The 1970s produced a significant debate within sociology on the rise of a new middle class that, unlike the middle class of independent producers and the self-employed, was intimately connected to developments within capitalist labour processes. Within the debate, Poulantzas (1975) and Carchedi (1977) emphasised the specific social relations of those who, while not owning the means of production, carry out functions on behalf of capital. Braverman (1974) was also central to the debate, as his contribution to labour process analysis centred on the increased division of labour and the creation of new roles to superintend the performance of reconfigured labour as workers' knowledge was progressively captured, codified and desublimated into the growing hierarchies of control. These hierarchies resulted in the increased division of managerial work and the diminution of the hitherto extensive power of front-line managers (FLMs), as managerial hierarchies became staffed increasingly by graduate intakes (Child and Partridge 1982). So powerful was this tendency that in a number of accounts, managerial and supervisory employees were characterised as being proletarianised as they experienced 'greater insecurity, stress, [and] decline in pay relative to senior management' (Scarborough and Burrell 1996: 185), and were conceptualised as wage labour and members of the working class (Meiksins 1986; Smith and Thompson 1999).
Today, theories focusing on the centrality of workplace relations in the generation of class relations have all but disappeared (Atkinson 2009), overshadowed firstly by what Crompton (2008) termed the 'employment aggregate' approach to class', associated with Goldthorpe (1980) and Erik Olin Wright (1997), and secondly by more cultural analyses influenced by Bourdieu's (1986) emphasis on cultural and social, as opposed to economic, capital (Savage 2000; Skeggs 1997; Hebson 2009). Where there is contemporary concern with groups at work that might be still termed 'new middle class', excessive weight rests on subjectivity and the ontological insecurity of managers, (see, for instance, Thomas and Linstead 2002; Willmott 1997). Even theorists who continue to acknowledge their debt to Braverman now eschew the connection between class and the labour process as crude and unhelpful (Hassard et al. 2009). The legacies of Carchedi and Poulantzas fare no better, with Smith and Thompson (1999: 219) dismissing them as being concerned with 'the very sterile functionalist project of manufacturing classes out of the technical division of labor'. Indeed, all theories relating labour process perspectives to class analysis are rejected in toto, as 'attempts ... to reconnect the analysis to class theory ... are flawed enterprises' (1999: 205).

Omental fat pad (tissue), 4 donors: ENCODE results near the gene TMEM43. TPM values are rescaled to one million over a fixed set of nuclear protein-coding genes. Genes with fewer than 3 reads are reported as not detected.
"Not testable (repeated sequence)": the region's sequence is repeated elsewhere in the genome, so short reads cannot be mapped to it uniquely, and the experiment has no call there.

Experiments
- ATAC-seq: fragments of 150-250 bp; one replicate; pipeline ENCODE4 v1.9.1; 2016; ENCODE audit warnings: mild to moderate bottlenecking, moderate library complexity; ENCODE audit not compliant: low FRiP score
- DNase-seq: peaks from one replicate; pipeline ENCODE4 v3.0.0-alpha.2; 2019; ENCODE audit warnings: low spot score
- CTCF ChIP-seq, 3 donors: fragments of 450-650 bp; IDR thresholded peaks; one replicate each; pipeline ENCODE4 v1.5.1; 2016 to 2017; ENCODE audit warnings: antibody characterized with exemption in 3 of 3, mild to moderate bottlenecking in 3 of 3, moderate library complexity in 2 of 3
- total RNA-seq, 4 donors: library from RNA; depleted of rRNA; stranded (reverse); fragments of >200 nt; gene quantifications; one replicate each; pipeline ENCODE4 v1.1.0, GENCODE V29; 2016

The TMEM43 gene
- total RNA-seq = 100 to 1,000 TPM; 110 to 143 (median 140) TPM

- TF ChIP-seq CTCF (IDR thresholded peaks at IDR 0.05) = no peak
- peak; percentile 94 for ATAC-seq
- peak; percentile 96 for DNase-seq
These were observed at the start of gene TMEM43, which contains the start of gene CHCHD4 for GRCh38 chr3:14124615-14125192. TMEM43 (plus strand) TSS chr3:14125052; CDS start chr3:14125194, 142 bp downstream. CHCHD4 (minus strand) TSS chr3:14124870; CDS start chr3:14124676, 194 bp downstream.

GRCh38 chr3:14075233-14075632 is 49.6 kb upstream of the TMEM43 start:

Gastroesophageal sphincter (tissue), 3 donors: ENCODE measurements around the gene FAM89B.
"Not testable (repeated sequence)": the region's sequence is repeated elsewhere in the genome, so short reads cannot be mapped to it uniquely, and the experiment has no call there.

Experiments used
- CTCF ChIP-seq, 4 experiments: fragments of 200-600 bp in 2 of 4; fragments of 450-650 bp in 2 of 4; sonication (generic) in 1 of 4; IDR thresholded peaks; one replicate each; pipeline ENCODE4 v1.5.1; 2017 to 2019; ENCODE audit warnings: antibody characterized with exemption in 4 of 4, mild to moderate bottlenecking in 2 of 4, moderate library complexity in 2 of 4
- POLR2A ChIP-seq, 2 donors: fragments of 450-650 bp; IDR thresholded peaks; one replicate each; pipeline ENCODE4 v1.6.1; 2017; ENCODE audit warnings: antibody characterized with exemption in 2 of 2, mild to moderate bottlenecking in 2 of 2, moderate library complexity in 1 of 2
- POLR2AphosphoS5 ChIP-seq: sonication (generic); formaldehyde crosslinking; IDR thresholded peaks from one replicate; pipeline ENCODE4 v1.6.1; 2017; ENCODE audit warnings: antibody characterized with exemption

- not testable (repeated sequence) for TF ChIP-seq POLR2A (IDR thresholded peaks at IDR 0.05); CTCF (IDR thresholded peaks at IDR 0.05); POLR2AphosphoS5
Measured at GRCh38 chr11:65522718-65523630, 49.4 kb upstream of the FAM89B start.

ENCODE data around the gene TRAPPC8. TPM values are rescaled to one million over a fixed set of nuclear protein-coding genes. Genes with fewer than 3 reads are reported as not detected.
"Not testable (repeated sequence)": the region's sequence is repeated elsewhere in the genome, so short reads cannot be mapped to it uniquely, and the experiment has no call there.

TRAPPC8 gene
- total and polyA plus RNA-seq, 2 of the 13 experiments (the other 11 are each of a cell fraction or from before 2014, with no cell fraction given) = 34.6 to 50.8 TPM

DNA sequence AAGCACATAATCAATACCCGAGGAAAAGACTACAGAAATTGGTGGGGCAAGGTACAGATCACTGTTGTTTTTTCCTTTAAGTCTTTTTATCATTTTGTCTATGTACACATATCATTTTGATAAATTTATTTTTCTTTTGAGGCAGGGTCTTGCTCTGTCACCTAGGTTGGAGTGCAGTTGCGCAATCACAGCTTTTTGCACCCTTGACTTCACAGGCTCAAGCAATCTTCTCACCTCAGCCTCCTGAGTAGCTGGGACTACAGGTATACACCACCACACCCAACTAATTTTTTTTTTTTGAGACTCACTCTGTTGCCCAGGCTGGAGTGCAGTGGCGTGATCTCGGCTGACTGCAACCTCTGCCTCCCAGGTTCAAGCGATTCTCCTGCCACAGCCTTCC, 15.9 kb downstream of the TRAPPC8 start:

This paper takes issue with these conclusions to return to social class and the workplace, not in terms of a long British tradition of determining class through subjective self-classification (see Nichols 1979 for an effective critique of this approach, and Marks and Baldry 2009 for its continuation), but rather utilising much ignored Carchedian perspectives on the class relations entered into during production. Of course, class relations in capitalist societies are manifested beyond production. Indeed, Marx's detailed examination of class within the production process was entitled 'Results of the Immediate Production Process' (Marx 1976). That class relations were not restricted to this sphere was indicated both by his stress on the 'immediate' and through other works, such as Class Struggles in France (2007). Nevertheless, despite this qualification, focus on relations in 'the hidden abode of production' (Marx 1976: 279-80), with an attendant concentration on ownership, control, and the production of surplus, was central; and now, as then, these relations are frequently ignored or obscured.
This article examines the changing class relations reflected in, and mediated by, the roles played by front-line managers (hereafter FLMs) in Her Majesty's Revenue and Customs (HMRC). The object of the research is significant for its size. HMRC employed over 90,000 workers when it was established in 2005 by the merger of Customs and Excise and the Inland Revenue, a figure that had been reduced to 67,000 by 2010. The department is responsible for the administration and collection of taxes, ranging from income to corporation tax and National Insurance contributions, as well as the distribution of Child Trust Funds and the payment of Tax Credits. The progressive implementation of changes in workplace organisation took place from 2005 onwards under the rubric of lean production (or 'Lean', as it is became known), which was a purported means by which services could be maintained and improved despite the reduction in headcount. The changes comprised the adoption of classic Taylorist work-study techniques, task fragmentation, ICT-enabled changes in flow, standard operating procedures, and arbitrary hourly targets. Documenting these changes extends our knowledge of lean production to white-collar work, thereby adding to accounts of the intensification of work in the automotive industry (Stewart et al. 2009), as well as to earlier studies highlighting the impact of lean production on the health and safety of workers (Lewchuk and Robertson 1997). Elsewhere, closer parallels are drawn to these works, dealing with the degradation of work, the relationship of Lean to new public management, the impact on workers' health and safety and industrial relations, and the performance of the trade union (Carter et al. 201 la; 201 lb and 2013a; 2012 and 2013b). The primary focus here is on the exercise of authoritarian management and the neglected area of class relations.